It’s every parent’s dream to give birth to a healthy baby. When our daughter, Hina, was born on December 11, 1990, we were ecstatic to find that she was healthy. Things took a turn for the worst when we received a letter from the hospital informing us that Hina had been diagnosed with a blood disorder known as “hemoglobinopathy.” Her blood was tested by electrophoresis, and she was diagnosed with Sickle Beta Thalassemia. We were immediately convinced that the diagnosis was wrong because she showed no immediate signs of the symptoms. However, when Hina experienced hand-foot syndrome on her first birthday, our deepest fears were confirmed. To watch Hina cry relentlessly from the pain, and know that all we could do at the time was give her Motrin, made us feel so helpless. Soon, she began receiving blood transfusions every two months to keep her hemoglobin high. We were transferred to a hematologist at (Children’s Hospital Los Angeles) CHLA because of the possibility of an iron overload from the frequent transfusions. At CHLA, the doctors recommended against giving any more transfusions unless Hina’s hemoglobin dropped below 7g/dl or if she had trouble breathing.
Hina would experience severe pain in her hips, legs, and arms every three to four months and be hospitalized or provided with home health care. She was not able to walk, move or eat during these crises, and would run fevers as high as 105 degrees. We lived in apprehension because her crises would occur unexpectedly. Our lives revolved around taking care of Hina, making sure she took her medications, drank at least 10 glasses of water per day, didn’t overexert herself, stayed warm, but not too hot, and kept her away from sick children.
In 2001, what started out as a cold raged into a severe pain crises and acute chest syndrome. Hina was transported via helicopter to Children’s Hospital Central California for treatment. As my husband and I drove to the hospital in Madera and arrived at 2 AM, we were terrified we might lose her. Her oxygen capacity was at 38% and she was placed on the ventilator (mechanical breathing machine). It took her two months to completely recover before she could return back to school. Three months later, she was readmitted to the hospital with a severe pain crisis. Her hematologist started her on Hydroxyurea, which helped most of her pain crises for about four years. However, even on Hydroxyurea, she still experienced pain in her abdomen and when she entered high school, she had her gallbladder removed due to gallstones. Despite the surgery, the abdominal pain continued, so she went to see a GI specialist. Soon after, she was treated for H-pylori and placed on Prevacid. The treatment didn’t help and Hina’s pain episodes continued throughout high school. The stress of high school and extracurricular activities made her pain episodes more frequent and just plain unbearable.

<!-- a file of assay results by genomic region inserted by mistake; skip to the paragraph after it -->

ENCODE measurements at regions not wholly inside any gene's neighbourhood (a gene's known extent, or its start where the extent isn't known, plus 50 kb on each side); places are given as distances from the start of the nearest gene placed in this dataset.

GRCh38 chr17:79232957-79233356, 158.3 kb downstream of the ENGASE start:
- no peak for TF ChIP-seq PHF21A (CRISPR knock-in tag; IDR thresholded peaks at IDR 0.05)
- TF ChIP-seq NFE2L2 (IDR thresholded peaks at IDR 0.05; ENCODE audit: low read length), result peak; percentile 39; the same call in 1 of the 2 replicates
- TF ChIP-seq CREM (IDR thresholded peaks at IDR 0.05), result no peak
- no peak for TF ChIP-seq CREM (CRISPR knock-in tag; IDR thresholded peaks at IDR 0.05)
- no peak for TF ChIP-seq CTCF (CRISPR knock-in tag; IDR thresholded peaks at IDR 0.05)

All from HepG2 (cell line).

As a parent it was difficult to watch our child suffer as much as she did. This led my husband to search for a bone marrow transplant match in hopes of one day curing her disease. We sought the opinions of two expert transplant hospitals: Lucille Packard Hospital of Stanford and Children’s Hospital of Los Angeles. None of our family members, including her sister were a match. To our great pleasure, a closely matched unrelated donor was found and Hina received her bone marrow transplant on May 31, 2008 at CHLA. She responded well in the beginning, but as months grew into a year, she was bogged down with Adenovirus infection, C-difficile colitis, and graft versus host disease (GVHD) of the skin, colon and liver. After 24 long months of isolation, on May 5, 2010, Hina passed away due to liver failure.
Throughout her life, no one would have guessed Hina suffered from Sickle Cell Anemia just by her outward appearance. Although she was a child with hemoglobin of 7 g/dl, Hina was always active and creative. Hina didn’t like watching TV or playing videogames as other children did. She loved to go bike riding with her dad and play sports with friends. Her wild imagination was unceasingly portrayed in her crafts, plays, and games created for the family and friends. Baking, traveling, decorating for holidays, and learning about new things were what she enjoyed doing the most. Most impressively, throughout her pain and suffering , education was a top priority for her; she studied hard and tried to get ahead with her homework so that she would not fall behind during her multiple cycles of pain crises. Even during her months in the isolation, she continued her learning, excelled in her AP courses, and was accepted into the University of the Pacific. She never lost sight of her future goal to one day become a pharmacist.
Hina lived in an isolation room throughout the transplant process for months at a time and wasn’t allowed to go outside. She never once complained about not being able to soak up the sunlight, feel the breeze, or cold ocean water.
Hina was incredibly selfless. A few months before receiving her transplant, she worked to create a Sickle Cell Awareness fair in her community to provide support to those suffering from the disease. She hoped to let others know that they are not alone and that together, they could pull through. Despite her pain, she was able to put others first and the continuation of the Sickle Cell Awareness Fair in her memory is the least we can do. More importantly, I know that she would want it to succeed to provide others with the help and support that they need.
Hina’s smile never left her face throughout this entire process. She was brave, strong, and determined. She is an inspiration to all those who knew her, and made us all realize how much meaning the little things in life hold. There are no words to express her loss; the only comfort we have now is knowing that she is protected in a better place finally at peace from the pain.